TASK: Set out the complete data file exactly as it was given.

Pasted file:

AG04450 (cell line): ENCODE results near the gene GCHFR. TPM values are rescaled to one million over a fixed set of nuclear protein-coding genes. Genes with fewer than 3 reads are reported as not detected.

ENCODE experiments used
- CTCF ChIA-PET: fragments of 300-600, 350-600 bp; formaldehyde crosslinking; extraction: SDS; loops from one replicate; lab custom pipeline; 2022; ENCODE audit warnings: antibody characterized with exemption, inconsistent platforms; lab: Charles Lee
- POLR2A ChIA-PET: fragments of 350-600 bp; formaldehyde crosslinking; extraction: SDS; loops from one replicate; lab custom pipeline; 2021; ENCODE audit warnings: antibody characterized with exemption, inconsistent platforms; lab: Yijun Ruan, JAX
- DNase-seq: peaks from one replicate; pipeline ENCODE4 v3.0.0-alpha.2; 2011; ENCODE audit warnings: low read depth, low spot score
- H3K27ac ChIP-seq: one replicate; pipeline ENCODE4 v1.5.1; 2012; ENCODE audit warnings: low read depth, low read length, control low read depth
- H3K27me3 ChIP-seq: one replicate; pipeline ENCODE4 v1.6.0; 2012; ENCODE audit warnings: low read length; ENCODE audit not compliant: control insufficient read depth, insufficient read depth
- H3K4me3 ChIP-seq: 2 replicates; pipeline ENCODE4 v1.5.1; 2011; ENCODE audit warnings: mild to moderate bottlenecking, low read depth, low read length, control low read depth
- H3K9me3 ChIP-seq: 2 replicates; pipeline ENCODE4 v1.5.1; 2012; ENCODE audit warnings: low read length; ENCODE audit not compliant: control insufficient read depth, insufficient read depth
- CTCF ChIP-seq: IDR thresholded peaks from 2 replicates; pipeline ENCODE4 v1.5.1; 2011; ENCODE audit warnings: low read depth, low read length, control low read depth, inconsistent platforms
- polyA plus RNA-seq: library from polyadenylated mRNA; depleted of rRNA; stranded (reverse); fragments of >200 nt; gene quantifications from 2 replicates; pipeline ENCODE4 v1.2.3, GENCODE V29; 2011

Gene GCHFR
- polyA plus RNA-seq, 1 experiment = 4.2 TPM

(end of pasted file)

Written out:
AG04450 (cell line): ENCODE results near the gene GCHFR. TPM values are rescaled to one million over a fixed set of nuclear protein-coding genes. Genes with fewer than 3 reads are reported as not detected.

ENCODE experiments used
- CTCF ChIA-PET: fragments of 300-600, 350-600 bp; formaldehyde crosslinking; extraction: SDS; loops from one replicate; lab custom pipeline; 2022; ENCODE audit warnings: antibody characterized with exemption, inconsistent platforms; lab: Charles Lee
- POLR2A ChIA-PET: fragments of 350-600 bp; formaldehyde crosslinking; extraction: SDS; loops from one replicate; lab custom pipeline; 2021; ENCODE audit warnings: antibody characterized with exemption, inconsistent platforms; lab: Yijun Ruan, JAX
- DNase-seq: peaks from one replicate; pipeline ENCODE4 v3.0.0-alpha.2; 2011; ENCODE audit warnings: low read depth, low spot score
- H3K27ac ChIP-seq: one replicate; pipeline ENCODE4 v1.5.1; 2012; ENCODE audit warnings: low read depth, low read length, control low read depth
- H3K27me3 ChIP-seq: one replicate; pipeline ENCODE4 v1.6.0; 2012; ENCODE audit warnings: low read length; ENCODE audit not compliant: control insufficient read depth, insufficient read depth
- H3K4me3 ChIP-seq: 2 replicates; pipeline ENCODE4 v1.5.1; 2011; ENCODE audit warnings: mild to moderate bottlenecking, low read depth, low read length, control low read depth
- H3K9me3 ChIP-seq: 2 replicates; pipeline ENCODE4 v1.5.1; 2012; ENCODE audit warnings: low read length; ENCODE audit not compliant: control insufficient read depth, insufficient read depth
- CTCF ChIP-seq: IDR thresholded peaks from 2 replicates; pipeline ENCODE4 v1.5.1; 2011; ENCODE audit warnings: low read depth, low read length, control low read depth, inconsistent platforms
- polyA plus RNA-seq: library from polyadenylated mRNA; depleted of rRNA; stranded (reverse); fragments of >200 nt; gene quantifications from 2 replicates; pipeline ENCODE4 v1.2.3, GENCODE V29; 2011

Gene GCHFR
- polyA plus RNA-seq, 1 experiment = 4.2 TPM